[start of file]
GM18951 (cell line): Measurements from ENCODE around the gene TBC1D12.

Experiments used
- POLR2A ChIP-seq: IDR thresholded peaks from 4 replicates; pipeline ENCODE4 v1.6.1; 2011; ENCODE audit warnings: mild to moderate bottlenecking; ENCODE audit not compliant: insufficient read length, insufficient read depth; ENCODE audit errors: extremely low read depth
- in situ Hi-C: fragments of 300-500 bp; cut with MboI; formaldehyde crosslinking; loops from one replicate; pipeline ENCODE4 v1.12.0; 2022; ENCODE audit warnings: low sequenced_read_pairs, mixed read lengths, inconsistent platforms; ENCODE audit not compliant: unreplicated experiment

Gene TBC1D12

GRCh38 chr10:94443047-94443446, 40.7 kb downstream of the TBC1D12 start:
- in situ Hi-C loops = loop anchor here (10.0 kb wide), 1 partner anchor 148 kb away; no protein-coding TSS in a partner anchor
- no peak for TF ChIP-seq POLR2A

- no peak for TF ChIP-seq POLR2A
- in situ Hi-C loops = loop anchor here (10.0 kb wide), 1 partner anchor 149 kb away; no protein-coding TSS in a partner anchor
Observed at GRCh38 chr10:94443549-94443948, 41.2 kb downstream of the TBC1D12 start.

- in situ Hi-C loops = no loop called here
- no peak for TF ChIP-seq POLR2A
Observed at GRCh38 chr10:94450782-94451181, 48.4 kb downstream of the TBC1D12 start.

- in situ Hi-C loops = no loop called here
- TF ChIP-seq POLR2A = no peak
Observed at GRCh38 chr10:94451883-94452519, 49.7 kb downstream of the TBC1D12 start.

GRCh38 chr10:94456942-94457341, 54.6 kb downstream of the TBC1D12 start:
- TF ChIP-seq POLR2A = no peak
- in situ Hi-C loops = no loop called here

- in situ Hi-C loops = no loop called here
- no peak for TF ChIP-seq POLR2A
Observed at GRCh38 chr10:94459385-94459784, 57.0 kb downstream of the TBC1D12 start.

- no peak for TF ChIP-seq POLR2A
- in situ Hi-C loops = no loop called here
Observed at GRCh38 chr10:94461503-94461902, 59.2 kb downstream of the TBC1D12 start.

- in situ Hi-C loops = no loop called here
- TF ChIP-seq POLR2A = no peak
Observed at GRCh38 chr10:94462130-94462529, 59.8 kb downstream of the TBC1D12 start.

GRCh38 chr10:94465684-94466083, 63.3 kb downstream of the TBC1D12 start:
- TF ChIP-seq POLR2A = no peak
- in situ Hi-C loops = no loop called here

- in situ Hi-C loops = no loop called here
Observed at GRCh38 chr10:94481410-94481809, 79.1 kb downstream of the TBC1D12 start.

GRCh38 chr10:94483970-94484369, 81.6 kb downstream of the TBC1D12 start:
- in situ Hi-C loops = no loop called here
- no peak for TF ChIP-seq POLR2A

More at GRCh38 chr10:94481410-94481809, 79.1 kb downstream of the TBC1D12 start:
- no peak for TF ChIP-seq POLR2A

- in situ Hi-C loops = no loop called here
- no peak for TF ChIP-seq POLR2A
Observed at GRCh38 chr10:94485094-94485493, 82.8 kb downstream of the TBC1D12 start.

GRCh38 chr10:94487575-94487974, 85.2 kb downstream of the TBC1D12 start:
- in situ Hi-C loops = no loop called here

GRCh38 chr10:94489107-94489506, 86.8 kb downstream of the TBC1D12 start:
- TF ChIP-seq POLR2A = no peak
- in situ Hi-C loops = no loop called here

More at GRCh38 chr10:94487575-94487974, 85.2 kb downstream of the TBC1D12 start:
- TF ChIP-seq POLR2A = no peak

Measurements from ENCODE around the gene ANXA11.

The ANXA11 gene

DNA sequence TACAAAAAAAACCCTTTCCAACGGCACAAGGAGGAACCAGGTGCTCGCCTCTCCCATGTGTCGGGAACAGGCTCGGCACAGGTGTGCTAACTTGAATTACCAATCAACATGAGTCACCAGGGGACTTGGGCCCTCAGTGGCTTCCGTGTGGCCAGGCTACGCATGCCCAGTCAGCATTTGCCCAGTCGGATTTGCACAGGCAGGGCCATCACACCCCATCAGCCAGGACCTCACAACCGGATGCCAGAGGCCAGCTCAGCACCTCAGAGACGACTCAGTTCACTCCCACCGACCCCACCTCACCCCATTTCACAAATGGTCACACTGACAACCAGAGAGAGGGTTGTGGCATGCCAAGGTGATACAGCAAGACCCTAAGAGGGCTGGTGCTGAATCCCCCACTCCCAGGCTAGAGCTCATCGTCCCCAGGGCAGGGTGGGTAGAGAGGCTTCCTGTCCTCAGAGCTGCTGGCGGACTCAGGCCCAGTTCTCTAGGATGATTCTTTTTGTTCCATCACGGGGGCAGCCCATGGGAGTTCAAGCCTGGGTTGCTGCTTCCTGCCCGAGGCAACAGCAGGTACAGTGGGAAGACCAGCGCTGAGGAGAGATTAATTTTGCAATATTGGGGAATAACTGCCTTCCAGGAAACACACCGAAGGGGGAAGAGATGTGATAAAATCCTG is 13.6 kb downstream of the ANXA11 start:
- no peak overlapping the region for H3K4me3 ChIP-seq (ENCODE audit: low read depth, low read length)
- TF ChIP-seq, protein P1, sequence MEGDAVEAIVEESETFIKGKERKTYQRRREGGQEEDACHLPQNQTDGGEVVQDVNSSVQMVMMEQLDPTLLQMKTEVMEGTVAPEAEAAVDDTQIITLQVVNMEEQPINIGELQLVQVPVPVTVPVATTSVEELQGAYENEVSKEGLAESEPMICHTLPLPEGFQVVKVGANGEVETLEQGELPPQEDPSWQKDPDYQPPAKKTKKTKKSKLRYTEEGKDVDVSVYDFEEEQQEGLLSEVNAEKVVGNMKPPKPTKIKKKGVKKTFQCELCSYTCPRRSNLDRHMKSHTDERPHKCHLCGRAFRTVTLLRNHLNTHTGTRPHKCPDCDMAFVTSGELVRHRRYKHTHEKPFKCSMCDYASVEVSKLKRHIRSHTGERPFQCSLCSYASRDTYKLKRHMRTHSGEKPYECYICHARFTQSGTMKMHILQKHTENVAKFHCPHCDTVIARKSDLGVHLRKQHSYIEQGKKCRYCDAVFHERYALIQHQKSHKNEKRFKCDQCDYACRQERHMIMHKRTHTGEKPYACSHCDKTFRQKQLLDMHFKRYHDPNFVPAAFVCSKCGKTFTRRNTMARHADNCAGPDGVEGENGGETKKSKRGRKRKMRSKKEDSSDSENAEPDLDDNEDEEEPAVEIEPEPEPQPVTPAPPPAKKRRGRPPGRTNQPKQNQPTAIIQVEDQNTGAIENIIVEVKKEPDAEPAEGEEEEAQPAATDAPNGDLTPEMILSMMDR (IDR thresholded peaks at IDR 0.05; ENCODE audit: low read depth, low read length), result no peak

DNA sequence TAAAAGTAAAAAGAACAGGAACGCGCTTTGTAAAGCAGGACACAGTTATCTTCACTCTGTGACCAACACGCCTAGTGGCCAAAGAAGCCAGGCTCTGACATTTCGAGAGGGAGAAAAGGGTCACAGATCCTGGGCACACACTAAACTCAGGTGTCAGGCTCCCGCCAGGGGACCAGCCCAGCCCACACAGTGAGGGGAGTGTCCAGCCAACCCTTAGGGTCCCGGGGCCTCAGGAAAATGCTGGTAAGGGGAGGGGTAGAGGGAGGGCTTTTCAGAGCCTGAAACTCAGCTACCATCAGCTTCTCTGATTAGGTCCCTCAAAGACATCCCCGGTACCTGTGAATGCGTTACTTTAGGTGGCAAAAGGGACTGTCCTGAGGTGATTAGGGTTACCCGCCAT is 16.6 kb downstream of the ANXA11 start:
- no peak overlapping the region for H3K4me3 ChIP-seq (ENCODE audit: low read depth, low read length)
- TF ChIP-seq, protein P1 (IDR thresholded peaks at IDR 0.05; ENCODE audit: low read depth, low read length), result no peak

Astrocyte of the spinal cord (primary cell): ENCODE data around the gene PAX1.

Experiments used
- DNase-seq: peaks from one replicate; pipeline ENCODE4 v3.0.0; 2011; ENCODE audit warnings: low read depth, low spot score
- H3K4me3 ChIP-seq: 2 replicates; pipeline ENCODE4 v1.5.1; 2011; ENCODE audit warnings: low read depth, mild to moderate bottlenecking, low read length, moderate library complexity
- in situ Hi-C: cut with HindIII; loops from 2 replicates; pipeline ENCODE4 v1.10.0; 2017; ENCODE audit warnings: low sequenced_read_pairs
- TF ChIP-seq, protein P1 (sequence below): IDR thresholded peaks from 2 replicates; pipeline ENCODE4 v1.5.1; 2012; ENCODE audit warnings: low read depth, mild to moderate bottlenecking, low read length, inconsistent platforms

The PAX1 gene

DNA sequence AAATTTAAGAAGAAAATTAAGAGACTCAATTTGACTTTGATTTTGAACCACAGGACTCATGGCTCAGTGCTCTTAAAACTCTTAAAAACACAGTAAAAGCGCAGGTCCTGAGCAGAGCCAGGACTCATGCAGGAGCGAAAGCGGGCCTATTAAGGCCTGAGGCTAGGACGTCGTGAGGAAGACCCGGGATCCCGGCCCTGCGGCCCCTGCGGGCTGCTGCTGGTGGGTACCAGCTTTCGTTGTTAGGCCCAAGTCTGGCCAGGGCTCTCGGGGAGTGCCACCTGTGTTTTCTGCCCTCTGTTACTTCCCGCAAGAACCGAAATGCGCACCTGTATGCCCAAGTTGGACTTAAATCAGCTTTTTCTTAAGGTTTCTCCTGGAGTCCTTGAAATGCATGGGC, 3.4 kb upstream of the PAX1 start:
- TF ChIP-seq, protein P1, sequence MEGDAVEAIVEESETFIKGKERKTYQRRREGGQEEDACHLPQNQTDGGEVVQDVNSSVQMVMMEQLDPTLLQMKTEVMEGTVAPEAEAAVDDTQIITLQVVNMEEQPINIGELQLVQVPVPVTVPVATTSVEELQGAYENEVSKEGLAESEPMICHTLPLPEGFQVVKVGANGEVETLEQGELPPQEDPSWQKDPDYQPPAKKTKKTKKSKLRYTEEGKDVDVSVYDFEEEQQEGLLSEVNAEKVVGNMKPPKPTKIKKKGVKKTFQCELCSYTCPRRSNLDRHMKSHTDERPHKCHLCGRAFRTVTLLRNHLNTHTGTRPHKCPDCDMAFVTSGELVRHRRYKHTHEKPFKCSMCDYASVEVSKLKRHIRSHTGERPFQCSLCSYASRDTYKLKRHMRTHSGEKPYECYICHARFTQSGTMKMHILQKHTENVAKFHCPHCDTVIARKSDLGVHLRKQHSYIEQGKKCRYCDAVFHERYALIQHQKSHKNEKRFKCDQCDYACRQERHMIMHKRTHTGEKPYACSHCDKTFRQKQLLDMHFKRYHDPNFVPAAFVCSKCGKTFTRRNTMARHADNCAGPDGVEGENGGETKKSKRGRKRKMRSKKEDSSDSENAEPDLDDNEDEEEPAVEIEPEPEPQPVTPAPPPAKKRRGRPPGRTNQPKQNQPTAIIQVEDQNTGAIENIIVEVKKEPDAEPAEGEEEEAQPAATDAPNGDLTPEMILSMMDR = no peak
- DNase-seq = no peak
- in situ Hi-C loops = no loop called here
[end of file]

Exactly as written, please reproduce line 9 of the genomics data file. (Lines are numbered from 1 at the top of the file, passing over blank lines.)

- no peak for TF ChIP-seq POLR2A